Every year, it seems that hiring and retaining the best talent gets harder. Especially when the best talent now has infinitely more opportunities than ever before.
I feel your pain. Say you’re an IT firm and you have a best in class Project Manager, time was that you’d perhaps look over your shoulder at the IT business across town in case they tried to poach her. It’s different now. Almost every business is reliant on IT so your PM could get a tempting approach from any number of diverse businesses. So how do you recruit and retain the best?
The best answer to this question over and over is … cultural fit.
It must more than a decade ago now since I read a fascinating report called “Consequences of Individuals’ Fit At Work”. Iowa University’s Department of Management looked into the effects of cultural fit between people and their job, their organisation, their group and their supervisor, and the conclusions were emphatic.
An employee who fits culturally well within all these relationships was not only more likely to remain with their organisation but also performed better in the job.
So if, say, an organisation is working hard to meet it’s net zero commitments and other environmental goals, and if it is supporting and re-training existing employees to be able to take advantage of the opportunities presented by the green economy then that company would have a good cultural fit with people of all ages seeking green jobs. Green jobs are on the rise and play an essential part in growing the economy and boosting skills.
Hire and Hope?
Many businesses still panic hire to fill key roles within their organisations, adopting a hire and hope approach.
I understand why strategic key roles are called that for a reason … a business without someone in these positions for a protracted period of time will suffer commercial consequences. The question you have to ask is will the consequences be greater than having the wrong person in the position.
Let’s say you’re an airline. What are the consequences of not having a pilot this weekend? Flight cancellations, some disgruntled passengers, perhaps a short term reputational hit … now, what are the consequences of putting the wrong person in the cockpit? I mean, Steve in sales is pretty good on the flight simulator on his X-box and he’s seen Snakes On A Plane … twice. What could go wrong?
Point is, you wouldn’t be in a hurry to fill a role with a candidate with the wrong skills so why rush to hire someone who doesn’t fit your firm’s culture?
The Society for Human Resource Management (SHRM) puts some numbers on this, believing that failure to retain talent due to poor cultural alignment can cost you between 50-60% of that person’s annual salary.
It’s more than this though.
Bad Hires Impact Morale
Bad hires impact morale, productivity and your capability to offer effective client solutions – the reason you’re in business.
Almost half of businesses (41%) report they’ve made at least one bad hire in the past year. Almost half! It gets worse! 95% of hirers admit they make bad hiring decisions every year and 82% of managers admit that there were clues during the interview and hiring process that should have flagged up problems ahead.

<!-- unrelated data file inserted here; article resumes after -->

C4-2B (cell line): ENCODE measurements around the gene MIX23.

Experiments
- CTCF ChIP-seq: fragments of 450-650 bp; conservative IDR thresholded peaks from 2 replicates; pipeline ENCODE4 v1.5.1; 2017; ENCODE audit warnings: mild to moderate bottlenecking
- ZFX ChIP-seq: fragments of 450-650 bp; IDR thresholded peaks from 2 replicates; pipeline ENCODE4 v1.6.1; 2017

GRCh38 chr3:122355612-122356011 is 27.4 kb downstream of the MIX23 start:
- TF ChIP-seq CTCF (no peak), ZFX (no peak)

When you drill down on these red flags, most of them (if not all) involve a lack of cultural alignment between the organisation and the candidate.
So, what should you do?
Well, these five ideas are a start.
1 – Know your culture. Sounds obvious but it’s surprising how many blank faces meet the question, “What is your culture?”. You should have a visceral understanding of what your organisation’s culture is. If you’re struggling to identify yours getting a specialist recruiter or consultant with experience in this area can be hugely helpful.
2 – When using a recruitment partner, choose one who understands the importance of and encourages cultural fit. Your partner must take time to understand your culture and what kind of person will fit and, perhaps more importantly, those that will not.
3 – Ask candidates, “What kind of culture do you best perform in?” It’s amazing how revealing this simple question can be! Does the answer they give fit your organisational culture?
4 – Get candidates to share an experience of when they felt that they weren’t a good cultural fit with the business they worked for. Again, very simple but illuminating inset into the mind of the person you’re interviewing. If they describe your culture – thank them for coming in!
5 – Ask applicants to describe your culture. I believe that candidates’ exposure to your culture begins before the hire .. it starts at least with your job ad and perhaps even earlier than that with your employer brand perception. Asking your potential hire to verbalise their understanding of your culture is powerful because they will most likely pick out the parts with they feel they are a match. (It also gives you a valuable perspective on your cultural footprint!)
These are just five things that you can do.
Increasingly, it’s becoming important that you do something, especially in IT roles. In most firms, IT roles are among the most strategically important.
Everyone benefits when talent has a connection with your organisation that goes beyond a transactional exchange of salary and services. They perform better, they stay with you longer and nothing cements an organisational culture more than when it runs through the DNA of all its contributors.